Student Question from Mark P
Course: Insurance Planning
In the question below, if the ACV had been over $300,000, would she have received that amount? I know the correct answer is $281,250, but what if the ACV had been over $300,000?
Jill owns a home that has a market value of $500,000, a replacement value of $400,000, and an “actual cash value” for insurance purposes of $260,000. Her house burns down. She has insured the house for $300,000. As a result of the total loss, how much will her insurance pay?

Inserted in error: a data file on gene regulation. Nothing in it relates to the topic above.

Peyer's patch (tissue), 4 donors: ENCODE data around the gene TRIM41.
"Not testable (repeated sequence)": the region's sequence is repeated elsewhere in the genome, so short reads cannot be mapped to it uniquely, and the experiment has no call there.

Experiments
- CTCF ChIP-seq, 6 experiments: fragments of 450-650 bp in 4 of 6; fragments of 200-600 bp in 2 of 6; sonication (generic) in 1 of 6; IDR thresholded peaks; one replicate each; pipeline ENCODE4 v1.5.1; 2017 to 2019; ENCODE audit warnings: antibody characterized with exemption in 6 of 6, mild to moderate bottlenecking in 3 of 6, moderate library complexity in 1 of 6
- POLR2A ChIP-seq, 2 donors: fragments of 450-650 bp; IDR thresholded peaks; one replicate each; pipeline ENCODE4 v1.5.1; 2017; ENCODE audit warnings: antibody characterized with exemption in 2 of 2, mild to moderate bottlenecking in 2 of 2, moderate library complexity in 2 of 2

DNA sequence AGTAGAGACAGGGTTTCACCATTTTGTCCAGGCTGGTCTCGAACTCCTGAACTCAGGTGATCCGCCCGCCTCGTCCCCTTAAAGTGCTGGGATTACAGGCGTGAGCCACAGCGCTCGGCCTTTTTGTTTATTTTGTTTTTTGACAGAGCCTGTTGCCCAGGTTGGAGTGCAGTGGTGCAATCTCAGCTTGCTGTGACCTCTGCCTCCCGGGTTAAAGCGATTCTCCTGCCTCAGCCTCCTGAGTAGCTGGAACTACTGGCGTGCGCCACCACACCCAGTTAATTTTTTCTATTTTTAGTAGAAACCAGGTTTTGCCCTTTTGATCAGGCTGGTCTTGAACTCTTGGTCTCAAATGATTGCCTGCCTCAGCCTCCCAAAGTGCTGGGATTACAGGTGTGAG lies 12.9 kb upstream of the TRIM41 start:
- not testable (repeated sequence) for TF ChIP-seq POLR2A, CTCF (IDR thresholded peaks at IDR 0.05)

Great to hear from you. The short answer is no. Because the insurer will never pay you more than the amount you have the home insured for.
However, when the home is insured for less than 80%, the insured will receive the larger of:
- “Actual cash value” of the part of the building damaged (the replacement cost less any depreciation at the time of its damage or loss), OR
- Amount of insurance carried ÷ (80% x replacement cost of dwelling) x replacement cost of loss
Therefore, if the ACV is greater than the $281,250 (this is number 2 above) we calculated in the question, she would then get that amount – but ONLY up to the insured amount of $300,000.
Hope that helps. Talk to you soon!